It is no secret that Facebook has been putting publishers in a tough position over the last few years. Constant news algorithm changes make it difficult for publishers to get their content seen without ‘boosting’ specific posts and now, it seems that Facebook is testing a new way of displaying content entirely, removing some published posts from the news feed altogether.
Right now, Facebook is testing out a new system in certain countries, pushing pages that share content into a new ‘explore’ tab and out of the regular news feed. This has two effects, it will free up the news feed to only show posts from friends and family, as well as sponsored posts. Then, pages that share content will be moved over to the ‘explore’ tab, which is cutting down organic reach by as much as two thirds.
For those who don’t know how Facebook works, when a page you follow posts something, Facebook’s algorithm will push that post out to a number of people. The more engagement a post gets, the more people it will reach. This means that if you follow the KitGuru Facebook page for instance, chances are, you will miss a good number of our posts. Facebook then gives you the option to ‘boost’ a post, giving us the privilege of reaching more of our followers as long as we have the cash to pay for it.
With the new ‘Explore’ tab, posts stand to reach far fewer followers. The new feed is being tested in Bolivia, Cambodia, Guatemala, Serbia, Slovakia and Sri Lanka at the moment. So far, several publishers have expressed their concern that this move will make the news feed entirely ‘pay to play’.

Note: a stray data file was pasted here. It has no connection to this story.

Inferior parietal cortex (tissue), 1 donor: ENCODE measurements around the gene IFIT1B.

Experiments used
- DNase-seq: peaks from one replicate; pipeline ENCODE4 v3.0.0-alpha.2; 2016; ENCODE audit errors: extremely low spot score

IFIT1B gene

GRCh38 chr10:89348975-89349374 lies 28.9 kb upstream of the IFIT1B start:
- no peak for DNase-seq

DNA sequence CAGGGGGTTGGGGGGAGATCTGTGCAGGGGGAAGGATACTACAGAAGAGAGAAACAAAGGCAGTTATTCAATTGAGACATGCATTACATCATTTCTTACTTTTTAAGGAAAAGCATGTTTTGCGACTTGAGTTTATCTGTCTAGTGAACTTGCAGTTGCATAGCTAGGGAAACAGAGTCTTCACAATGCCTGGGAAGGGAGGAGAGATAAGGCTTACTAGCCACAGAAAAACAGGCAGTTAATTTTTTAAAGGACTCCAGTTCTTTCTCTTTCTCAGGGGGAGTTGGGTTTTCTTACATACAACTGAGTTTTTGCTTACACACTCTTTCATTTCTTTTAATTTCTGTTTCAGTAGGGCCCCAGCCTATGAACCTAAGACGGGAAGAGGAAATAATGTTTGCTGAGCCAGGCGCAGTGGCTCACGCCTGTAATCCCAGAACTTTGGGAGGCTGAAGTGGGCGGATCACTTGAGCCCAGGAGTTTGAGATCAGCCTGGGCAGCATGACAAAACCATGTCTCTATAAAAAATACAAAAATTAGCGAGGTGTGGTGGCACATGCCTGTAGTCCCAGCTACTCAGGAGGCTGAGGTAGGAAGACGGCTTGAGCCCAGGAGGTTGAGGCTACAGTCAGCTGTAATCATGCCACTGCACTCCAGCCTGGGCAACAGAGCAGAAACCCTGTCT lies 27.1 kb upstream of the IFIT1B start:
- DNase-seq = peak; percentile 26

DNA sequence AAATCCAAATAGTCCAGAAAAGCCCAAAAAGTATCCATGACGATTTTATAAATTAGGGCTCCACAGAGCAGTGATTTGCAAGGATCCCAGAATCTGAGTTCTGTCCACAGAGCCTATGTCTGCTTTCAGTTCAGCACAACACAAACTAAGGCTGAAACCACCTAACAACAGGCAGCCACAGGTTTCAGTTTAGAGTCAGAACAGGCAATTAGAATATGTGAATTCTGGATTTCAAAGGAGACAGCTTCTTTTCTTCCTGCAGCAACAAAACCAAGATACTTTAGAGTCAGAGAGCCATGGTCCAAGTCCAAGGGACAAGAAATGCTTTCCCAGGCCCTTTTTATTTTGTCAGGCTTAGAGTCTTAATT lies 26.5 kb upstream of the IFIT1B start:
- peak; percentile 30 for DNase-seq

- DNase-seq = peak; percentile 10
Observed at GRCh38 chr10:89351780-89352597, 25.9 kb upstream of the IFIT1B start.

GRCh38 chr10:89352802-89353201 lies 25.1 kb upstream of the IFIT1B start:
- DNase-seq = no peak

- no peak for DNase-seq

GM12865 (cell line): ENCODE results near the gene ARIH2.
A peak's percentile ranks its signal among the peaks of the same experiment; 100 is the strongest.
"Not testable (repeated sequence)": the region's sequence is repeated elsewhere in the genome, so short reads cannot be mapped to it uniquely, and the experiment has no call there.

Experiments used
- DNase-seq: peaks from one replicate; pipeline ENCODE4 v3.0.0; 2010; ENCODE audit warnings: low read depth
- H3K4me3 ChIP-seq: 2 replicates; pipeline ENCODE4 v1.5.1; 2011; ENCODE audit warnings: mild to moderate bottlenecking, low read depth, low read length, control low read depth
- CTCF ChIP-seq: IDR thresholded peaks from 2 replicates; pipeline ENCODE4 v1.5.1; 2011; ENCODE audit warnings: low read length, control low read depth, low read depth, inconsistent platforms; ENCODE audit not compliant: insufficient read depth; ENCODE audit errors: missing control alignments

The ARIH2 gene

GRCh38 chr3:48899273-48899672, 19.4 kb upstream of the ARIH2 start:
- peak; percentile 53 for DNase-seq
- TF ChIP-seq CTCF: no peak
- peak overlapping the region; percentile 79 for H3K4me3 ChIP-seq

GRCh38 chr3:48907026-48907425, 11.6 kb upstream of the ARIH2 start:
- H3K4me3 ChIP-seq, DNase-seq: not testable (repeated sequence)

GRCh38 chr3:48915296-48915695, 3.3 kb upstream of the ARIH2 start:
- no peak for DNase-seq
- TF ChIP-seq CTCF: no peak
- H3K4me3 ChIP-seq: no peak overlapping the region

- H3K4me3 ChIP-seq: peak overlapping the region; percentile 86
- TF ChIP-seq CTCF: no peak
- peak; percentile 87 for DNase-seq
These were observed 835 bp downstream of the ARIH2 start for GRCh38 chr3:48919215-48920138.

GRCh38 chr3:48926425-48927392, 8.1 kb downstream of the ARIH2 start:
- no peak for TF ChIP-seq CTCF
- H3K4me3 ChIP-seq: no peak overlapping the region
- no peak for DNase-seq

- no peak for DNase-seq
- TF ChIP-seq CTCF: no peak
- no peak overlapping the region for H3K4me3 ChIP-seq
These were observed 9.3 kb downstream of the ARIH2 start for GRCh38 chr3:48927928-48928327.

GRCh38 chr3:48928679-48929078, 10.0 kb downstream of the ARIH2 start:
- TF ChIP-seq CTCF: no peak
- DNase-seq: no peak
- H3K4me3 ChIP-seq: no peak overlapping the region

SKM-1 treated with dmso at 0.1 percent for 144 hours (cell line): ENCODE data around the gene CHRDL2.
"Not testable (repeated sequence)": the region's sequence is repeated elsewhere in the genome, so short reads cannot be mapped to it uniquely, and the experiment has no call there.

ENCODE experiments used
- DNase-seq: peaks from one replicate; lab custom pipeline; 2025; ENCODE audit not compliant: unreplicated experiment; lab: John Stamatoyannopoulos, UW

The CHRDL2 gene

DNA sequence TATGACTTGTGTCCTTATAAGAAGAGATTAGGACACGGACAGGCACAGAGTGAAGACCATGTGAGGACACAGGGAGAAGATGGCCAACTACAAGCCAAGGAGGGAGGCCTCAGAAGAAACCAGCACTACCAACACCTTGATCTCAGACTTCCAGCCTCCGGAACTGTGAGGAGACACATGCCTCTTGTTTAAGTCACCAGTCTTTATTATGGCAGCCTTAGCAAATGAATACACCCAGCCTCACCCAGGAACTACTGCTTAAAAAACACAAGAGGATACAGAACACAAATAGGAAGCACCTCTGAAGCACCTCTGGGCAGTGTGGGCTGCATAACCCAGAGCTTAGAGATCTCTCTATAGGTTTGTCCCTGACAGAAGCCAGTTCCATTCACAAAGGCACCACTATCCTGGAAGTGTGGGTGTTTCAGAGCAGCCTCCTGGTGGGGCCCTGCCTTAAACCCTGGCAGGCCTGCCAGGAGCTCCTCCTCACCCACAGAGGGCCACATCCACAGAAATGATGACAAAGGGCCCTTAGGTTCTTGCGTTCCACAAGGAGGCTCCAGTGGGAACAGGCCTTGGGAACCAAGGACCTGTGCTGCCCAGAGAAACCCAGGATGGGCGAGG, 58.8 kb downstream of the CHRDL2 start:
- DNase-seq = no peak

At the moment, Facebook’s head of News Feed, Adam Mosseri, says that there are “no plans to roll this test out further”, but obviously, that doesn’t entirely rule out the possibility that this feature will go live globally at some point.
KitGuru Says: Right now, the KitGuru Facebook page has over 350K followers, which is fantastic. However, over the last few years, Facebook has been getting rather heavy handed with post reach. There are times when posts will go out to less than 1% of our audience there, which makes a feature like this all the more worrying not just for us, but for all content publishers using the platform.